BigBurgh.com Broke the Mold For Homeless Apps
. . . in Pittsburgh and Louisville, and coming soon to two more cities
It started with the Pittsburgh Bureau of Police: cops on the beat didn’t know where to turn when coming upon street homeless in need. Where was the nearest shelter? The nearest meal, the nearest help for chronic medical conditions, the nearest source for clothes or toiletries? With hundreds of always-changing options, it was all too confusing. And they had no ready way to connect homeless with a professional who could begin a full, case-managed solution.
The Deputy Chief of Police asked, “Could there be app for that?”
Four years ago, the City’s Foundation community responded with a resounding yes, and asked Informing Design to come up with an app that would work not just for the Police, but for professionals and bystanders and yes, even the homeless themselves.
It took nearly a year of research and design. Bob Firth, Informing Design’s head, found most current homeless apps were either slow or cumbersome or both. And many appeared to have content that was woefully out of date. He was told in no uncertain terms that Police were only going to use an app that was effortless, and that gave them relevant, up-to-date information in an instant. Two wrong answers, and that would be the end of the app.
So what did Bob come up with? Spinning dials in the cloud. And a model for continuous agency engagement on the ground.
1. Unprecedented Levels of Usage
After three years in Pittsburgh, and just one in Louisville, the BigBurgh platform has generated continuous usage at an unheard-of level for social service apps. They are getting several times the usage (on a per capita basis) of the famed askizzy app for Australia. What’s the secret? Bob believes there are two necessary elements: an inviting and fast-acting interface and information that is absolutely, positively up to date. BigBurgh established a model for continuous agency engagement, both to keep the app current AND to keep agencies involved as serious stakeholders. A few days of phone calls by volunteers every quarter or so is way cheaper, but apps that have relied on that kind of updating have seen steep drop-offs in usage. There are no tech shortcuts to relevance. (Bob estimates the need for 1 FTE staff per million population served.)
2. Breakthrough “Live Help” Button
One of the first design decisions was to create panic buttons at the bottom of the app. People in crisis should not be asked to wade through menus. The first of these buttons reinvented how to link the street to outreach professionals: mass email. The Police, a bystander, or the homeless themselves can press the button and send an email to all outreach professionals at once. The first to respond “replies all,” effortlessly alerting all the other professionals that someone is on the case. The system takes care of itself: no central operator, no coordination of any kind is required. In Pittsburgh, response times (12 hours per day, 6 days per week) have been 20 minutes or less. First aid, water, clothing, or personal, professional guidance to needed services arrives within a couple hours. Police can quickly move on with the knowledge that a situation is under control.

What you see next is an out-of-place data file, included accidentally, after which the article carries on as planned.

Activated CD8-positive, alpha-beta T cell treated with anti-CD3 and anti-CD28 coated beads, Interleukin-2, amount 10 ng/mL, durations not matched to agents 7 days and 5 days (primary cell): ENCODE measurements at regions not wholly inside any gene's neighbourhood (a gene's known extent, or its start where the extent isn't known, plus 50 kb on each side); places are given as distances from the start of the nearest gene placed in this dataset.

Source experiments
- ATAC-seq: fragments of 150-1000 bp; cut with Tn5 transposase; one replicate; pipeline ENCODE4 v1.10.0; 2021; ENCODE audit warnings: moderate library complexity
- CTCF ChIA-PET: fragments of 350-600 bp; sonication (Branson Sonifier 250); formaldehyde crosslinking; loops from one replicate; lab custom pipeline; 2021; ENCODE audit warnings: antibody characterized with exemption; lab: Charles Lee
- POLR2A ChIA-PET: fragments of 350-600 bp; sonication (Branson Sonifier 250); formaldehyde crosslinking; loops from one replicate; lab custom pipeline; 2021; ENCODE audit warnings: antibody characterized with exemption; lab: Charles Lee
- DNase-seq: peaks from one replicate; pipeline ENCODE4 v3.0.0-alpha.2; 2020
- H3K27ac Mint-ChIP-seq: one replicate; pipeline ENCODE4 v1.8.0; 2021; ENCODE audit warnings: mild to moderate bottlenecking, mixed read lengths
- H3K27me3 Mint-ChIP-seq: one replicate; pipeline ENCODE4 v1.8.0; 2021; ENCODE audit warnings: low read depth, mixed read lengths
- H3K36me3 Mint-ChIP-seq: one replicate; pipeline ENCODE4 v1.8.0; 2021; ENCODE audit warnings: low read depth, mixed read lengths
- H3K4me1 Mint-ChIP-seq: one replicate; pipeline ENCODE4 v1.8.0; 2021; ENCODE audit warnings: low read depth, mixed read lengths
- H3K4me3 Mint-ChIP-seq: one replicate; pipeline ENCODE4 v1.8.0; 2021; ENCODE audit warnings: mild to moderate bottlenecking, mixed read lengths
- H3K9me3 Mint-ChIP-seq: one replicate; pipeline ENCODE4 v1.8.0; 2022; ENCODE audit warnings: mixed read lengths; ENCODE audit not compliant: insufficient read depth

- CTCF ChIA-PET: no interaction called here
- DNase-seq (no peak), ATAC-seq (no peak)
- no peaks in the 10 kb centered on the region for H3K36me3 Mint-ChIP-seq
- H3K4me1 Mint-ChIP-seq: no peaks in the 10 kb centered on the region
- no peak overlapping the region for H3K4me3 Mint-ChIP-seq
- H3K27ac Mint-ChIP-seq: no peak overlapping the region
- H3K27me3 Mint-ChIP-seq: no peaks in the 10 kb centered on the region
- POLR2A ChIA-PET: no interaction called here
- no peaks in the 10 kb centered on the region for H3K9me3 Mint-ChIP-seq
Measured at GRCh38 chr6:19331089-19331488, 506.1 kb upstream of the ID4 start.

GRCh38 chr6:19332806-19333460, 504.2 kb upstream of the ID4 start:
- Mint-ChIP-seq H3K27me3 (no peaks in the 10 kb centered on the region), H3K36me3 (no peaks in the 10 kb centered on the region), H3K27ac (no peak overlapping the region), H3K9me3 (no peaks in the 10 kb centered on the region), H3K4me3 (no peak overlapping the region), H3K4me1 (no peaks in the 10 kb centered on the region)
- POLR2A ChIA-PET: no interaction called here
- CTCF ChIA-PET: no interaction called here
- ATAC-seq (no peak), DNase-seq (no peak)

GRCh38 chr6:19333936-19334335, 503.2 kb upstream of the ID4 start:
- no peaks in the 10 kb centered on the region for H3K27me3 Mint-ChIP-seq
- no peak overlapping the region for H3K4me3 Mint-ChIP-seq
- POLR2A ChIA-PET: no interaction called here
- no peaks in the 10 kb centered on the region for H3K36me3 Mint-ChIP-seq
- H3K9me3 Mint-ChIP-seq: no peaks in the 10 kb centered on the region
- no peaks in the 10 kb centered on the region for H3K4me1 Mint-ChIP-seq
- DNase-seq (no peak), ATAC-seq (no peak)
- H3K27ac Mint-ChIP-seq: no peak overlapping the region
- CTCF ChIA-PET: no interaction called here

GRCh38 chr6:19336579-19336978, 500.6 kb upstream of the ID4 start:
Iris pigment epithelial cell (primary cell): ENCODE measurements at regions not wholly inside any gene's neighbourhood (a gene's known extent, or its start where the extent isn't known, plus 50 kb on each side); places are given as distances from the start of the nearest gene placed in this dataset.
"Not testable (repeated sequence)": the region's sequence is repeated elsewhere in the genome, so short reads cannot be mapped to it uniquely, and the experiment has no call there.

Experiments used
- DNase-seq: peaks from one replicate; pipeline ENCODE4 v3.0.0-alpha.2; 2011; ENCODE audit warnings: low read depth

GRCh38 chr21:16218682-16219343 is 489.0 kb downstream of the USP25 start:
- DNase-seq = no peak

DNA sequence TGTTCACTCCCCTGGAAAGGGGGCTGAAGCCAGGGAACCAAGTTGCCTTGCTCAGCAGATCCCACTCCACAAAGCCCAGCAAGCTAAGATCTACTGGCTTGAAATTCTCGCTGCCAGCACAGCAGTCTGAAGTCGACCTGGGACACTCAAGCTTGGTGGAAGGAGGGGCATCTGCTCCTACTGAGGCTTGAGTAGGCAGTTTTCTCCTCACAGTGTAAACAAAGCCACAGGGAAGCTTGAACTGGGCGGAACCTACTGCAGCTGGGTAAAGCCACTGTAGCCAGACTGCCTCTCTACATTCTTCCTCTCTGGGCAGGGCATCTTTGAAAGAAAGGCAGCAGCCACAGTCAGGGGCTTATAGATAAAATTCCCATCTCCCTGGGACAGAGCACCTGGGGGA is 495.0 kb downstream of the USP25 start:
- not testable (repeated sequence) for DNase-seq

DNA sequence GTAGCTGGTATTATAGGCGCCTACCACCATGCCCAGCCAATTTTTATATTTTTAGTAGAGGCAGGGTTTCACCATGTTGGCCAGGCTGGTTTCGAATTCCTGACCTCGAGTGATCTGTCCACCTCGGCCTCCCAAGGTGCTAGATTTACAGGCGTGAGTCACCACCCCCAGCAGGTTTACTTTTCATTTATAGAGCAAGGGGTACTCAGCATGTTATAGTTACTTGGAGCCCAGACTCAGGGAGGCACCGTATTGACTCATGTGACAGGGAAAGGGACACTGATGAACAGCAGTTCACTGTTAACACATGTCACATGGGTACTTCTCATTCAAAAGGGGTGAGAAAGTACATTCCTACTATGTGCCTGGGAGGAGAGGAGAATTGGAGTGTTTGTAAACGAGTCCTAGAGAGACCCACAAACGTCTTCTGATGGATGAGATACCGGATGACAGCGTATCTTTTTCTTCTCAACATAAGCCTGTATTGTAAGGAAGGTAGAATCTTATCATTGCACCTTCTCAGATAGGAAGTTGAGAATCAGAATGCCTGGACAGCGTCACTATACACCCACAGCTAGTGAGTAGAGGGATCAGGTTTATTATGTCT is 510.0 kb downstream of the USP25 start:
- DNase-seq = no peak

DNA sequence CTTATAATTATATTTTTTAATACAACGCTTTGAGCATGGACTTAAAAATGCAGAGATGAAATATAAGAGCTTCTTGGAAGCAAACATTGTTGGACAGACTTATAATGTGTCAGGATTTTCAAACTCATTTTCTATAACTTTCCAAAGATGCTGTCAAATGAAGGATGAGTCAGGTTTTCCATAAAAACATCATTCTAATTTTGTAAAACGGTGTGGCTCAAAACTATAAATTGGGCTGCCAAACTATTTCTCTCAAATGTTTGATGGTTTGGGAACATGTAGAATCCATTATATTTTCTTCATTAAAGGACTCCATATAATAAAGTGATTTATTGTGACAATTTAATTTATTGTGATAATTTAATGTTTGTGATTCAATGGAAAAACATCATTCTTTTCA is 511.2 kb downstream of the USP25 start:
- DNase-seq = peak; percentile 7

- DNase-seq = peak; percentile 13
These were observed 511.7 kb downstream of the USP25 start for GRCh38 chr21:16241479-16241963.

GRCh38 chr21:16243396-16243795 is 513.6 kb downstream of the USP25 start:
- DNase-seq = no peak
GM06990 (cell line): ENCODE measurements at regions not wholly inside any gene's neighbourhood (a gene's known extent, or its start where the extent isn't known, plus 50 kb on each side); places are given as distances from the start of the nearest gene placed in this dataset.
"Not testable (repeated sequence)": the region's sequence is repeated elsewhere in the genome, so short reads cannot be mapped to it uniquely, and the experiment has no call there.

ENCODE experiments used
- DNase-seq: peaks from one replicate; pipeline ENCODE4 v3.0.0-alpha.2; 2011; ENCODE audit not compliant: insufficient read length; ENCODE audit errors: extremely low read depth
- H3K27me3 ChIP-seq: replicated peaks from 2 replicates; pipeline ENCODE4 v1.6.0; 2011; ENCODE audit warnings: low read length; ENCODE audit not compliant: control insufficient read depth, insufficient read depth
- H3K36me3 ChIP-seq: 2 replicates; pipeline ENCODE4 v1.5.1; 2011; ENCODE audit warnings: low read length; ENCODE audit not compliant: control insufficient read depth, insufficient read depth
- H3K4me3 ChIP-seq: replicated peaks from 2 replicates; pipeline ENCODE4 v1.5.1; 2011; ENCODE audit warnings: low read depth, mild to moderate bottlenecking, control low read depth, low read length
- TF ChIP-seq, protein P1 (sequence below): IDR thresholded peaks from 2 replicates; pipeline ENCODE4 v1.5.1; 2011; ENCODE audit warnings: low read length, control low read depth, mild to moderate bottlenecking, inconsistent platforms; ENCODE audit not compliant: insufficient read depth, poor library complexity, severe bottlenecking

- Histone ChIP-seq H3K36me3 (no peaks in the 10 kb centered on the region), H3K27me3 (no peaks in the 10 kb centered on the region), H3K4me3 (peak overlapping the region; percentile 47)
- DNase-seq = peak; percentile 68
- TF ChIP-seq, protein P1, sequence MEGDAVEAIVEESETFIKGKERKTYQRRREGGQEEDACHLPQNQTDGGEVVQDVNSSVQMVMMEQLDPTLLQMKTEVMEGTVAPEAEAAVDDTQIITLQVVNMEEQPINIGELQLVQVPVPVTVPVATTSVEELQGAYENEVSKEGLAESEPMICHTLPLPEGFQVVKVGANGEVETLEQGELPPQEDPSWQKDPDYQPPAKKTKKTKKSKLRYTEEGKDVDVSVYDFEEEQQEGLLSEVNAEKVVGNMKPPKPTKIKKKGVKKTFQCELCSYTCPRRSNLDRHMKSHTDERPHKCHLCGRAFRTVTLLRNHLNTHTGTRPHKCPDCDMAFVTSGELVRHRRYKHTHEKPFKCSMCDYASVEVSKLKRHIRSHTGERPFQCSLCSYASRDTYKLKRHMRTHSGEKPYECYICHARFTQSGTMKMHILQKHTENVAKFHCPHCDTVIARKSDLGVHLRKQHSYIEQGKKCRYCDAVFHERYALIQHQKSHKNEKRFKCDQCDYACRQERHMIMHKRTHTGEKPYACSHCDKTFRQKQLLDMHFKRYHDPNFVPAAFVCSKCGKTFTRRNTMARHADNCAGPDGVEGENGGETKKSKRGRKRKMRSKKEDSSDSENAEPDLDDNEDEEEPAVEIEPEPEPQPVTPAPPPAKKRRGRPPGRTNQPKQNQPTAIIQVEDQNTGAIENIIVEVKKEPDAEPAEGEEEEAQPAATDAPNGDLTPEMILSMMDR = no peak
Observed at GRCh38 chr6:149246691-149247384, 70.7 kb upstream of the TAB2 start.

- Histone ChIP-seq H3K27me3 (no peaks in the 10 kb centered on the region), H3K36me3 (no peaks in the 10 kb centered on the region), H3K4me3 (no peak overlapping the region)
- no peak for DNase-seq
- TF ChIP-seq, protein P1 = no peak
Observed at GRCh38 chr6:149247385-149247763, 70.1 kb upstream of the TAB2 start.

3. Hotline/Safe Place Panic Button Always at the Ready
The other button is for hotlines and safe places: for victims of rape or domestic abuse, for veterans in trouble, for those in mental health crisis, for sex-trafficking victims, for LGBT safe places. In Pittsburgh and Louisville, this button is used hundreds of times per month.
4. Cloud-Service-Simple to Get Going
It couldn’t be easier for a City to get going with a BigBurgh (in Louisville, it’s LouieConnect.com). The app lives in the cloud, and is operated by each city with a very simple web-site dashboard. Informing Design handles all the tech behind the scenes. Note that the app is “just” a web site (called a web-app), but it looks and feels just like an app on the smartphone screen. (App stores seemingly requiring credit cards even for free apps can be too much of a barrier.)
Because it is based on the latest software frameworks and Google’s database system in the cloud (Firebase), the web-app is fast and responsive. Moreover, each city gets its own analytics dashboard that tracks usage by service, type of user and by hour, day, week and month. The initial set-up (including local training and orientation and promotional art templates) starts at $5,000 with another $5,000 (or more depending on needed features, customization and anticipated usage levels) for tailoring the system to the individual location. Ongoing maintenance of the system is $500 per month (exclusive of added features and anticipated usage levels).
To get started, call or email Bob Firth: